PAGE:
Anish Kapoor: Flashback

 Anish Kapoor, untitled, detail.White Sand, Red Millet, Many Flowers Anish Kapoor, 1982Anish Kapoor, TurningAnish Kapoor, Her Blood


Anish Kapoor was born in Bombay in 1954 to an Indian father and an Iraqi Jewish mother. He moved to London in 1973 to study art and has lived and worked there ever since. Kapoor studied at Hornsey College of Art, then at Chelsea School of Art and Design. The artist was quickly recognised for the quality of his work and was selected to show at the Royal Academy and the Serpentine Gallery whilst still a student.

In 1979 Kapoor made an important trip back to India where he rediscovered Indian culture. Kapoor became interested in the significance of duality in the Indian way of life, the idea of oppositions central to much of the culture’s symbolism and philosophy. He was also struck by the country’s colourful palette, after seeing the strong primary colours of the piles of pigment sold at the markets, and on returning to London began using raw pigment as a material.

In 1981 Kapoor's work was selected to show at two significant London exhibitions, Objects and Sculpture, at the Institute of Contemporary Art, and British Sculpture in the Twentieth Century: Part Two, Symbol and Imagination,1951-80 at the Whitechapel Art Gallery. Involvement in these exhibitions led Kapoor to be cited within the ‘New British Sculpture’ movement, artists included notable for their wide-ranging techniques and use of materials.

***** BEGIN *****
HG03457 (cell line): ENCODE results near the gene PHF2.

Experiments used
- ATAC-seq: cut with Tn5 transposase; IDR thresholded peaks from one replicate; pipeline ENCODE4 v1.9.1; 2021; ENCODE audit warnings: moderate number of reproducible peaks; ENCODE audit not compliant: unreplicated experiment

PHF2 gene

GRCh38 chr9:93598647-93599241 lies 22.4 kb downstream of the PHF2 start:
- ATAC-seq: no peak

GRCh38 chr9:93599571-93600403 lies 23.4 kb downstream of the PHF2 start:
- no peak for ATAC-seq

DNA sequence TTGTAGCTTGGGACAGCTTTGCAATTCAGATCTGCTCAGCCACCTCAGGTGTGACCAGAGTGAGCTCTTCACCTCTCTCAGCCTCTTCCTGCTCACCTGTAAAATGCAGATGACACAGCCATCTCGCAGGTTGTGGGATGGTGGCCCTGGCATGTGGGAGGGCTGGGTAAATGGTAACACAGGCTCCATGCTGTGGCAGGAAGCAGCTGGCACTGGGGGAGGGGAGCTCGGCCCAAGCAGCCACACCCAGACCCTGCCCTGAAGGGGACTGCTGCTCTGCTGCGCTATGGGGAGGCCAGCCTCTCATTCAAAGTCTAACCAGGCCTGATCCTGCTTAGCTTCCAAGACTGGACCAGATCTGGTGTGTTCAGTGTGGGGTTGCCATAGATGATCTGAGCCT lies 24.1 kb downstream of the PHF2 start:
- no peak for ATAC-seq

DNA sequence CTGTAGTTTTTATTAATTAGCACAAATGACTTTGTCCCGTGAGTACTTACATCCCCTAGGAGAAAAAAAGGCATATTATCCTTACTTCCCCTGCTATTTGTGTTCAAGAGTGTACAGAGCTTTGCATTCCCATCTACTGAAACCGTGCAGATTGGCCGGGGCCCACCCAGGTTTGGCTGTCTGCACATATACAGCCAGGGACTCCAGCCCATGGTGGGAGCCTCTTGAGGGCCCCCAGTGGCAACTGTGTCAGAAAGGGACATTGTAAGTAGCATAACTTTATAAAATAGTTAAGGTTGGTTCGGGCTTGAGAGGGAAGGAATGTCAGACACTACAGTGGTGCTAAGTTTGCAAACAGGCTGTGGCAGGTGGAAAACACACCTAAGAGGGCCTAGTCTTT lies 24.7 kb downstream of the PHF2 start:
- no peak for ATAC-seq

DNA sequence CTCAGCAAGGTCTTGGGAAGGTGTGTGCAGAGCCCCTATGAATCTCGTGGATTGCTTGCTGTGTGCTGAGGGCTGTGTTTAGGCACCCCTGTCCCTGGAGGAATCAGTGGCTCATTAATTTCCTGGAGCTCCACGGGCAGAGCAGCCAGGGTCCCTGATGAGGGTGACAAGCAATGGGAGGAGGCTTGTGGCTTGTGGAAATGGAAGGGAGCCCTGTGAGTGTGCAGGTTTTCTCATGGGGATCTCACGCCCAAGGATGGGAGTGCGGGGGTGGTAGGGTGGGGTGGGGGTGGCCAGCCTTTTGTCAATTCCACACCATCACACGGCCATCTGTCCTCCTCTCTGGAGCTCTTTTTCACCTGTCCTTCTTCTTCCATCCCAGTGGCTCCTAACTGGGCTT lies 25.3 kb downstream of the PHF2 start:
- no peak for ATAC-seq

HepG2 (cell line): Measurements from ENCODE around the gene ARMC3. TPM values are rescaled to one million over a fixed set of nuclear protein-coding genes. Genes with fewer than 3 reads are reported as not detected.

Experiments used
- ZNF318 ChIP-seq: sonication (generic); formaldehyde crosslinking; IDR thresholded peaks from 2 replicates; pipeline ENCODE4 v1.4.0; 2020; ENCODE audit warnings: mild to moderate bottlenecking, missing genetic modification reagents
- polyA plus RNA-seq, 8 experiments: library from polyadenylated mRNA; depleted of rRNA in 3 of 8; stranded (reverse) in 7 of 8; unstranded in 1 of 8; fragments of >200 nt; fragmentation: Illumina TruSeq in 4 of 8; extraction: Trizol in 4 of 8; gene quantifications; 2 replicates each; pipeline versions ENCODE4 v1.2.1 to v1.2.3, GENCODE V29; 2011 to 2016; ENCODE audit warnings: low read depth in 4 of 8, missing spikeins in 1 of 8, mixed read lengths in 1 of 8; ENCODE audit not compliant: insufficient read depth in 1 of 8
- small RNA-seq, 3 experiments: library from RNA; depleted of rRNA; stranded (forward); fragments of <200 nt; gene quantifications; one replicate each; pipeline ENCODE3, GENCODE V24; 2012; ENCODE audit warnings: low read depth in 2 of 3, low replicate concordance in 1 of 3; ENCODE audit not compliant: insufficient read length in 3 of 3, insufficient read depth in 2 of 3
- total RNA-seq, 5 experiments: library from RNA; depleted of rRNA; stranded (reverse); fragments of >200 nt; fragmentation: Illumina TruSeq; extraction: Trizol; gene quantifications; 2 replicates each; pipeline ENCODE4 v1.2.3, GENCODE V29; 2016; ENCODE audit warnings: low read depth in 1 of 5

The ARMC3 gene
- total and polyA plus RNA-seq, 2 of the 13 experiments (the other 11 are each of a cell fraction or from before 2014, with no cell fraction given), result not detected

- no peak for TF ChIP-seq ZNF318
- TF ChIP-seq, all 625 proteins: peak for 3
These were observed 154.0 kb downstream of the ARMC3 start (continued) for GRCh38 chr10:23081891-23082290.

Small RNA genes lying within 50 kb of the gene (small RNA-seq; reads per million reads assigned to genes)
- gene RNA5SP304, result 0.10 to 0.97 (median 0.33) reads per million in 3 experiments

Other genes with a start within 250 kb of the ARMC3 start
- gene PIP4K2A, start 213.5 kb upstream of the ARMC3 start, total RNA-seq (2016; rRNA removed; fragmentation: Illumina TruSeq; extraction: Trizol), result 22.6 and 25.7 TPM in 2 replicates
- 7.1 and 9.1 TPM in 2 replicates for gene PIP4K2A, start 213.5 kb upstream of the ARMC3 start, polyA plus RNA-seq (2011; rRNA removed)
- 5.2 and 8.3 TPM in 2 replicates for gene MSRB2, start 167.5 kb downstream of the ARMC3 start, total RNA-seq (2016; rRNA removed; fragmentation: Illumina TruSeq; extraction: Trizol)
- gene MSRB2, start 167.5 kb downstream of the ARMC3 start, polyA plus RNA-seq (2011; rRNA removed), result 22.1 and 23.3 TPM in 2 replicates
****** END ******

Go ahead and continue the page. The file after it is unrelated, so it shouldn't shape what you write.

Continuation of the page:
Later in the 1980s Kapoor’s work shifted from pigmented objects to the considered construction of ‘void spaces’, and in 1990 Kapoor was chosen to represent Britain at the Venice Biennale showing the work Void Field (1989). As a result the artist was awarded the much coveted ‘Premio Duemila’ prize, and following the show was nominated for the Turner Prize, which he won in 1991.

The late 1990s and early 21st century saw Kapoor begin to work with both mirrored surfaces and wax as materials, his shiny surfaces in particular becoming a cental motif in his work. Cloud Gate (2004), a 110 ton stainless-steel structure, is the most famous of his reflective pieces and following its success Kapoor received many commissions for public artworks.

Despite Kapoor’s international success the artist had, until recently, never had an exhibition of his work in India. In 2010 this was addressed with a collaboration between the British Council and the Government of India to produce a show at the National Gallery of Modern Art, Delhi and the Mehboob Film Studios in Mumbai. In the UK Kapoor has continued to build on his reputation with major shows at the Serpentine Gallery, Kensington Gardens and the Royal Academy. The 2009 Royal Academy show attracted 275,000 visitors and is currently the most successful show ever by an artist living in London.

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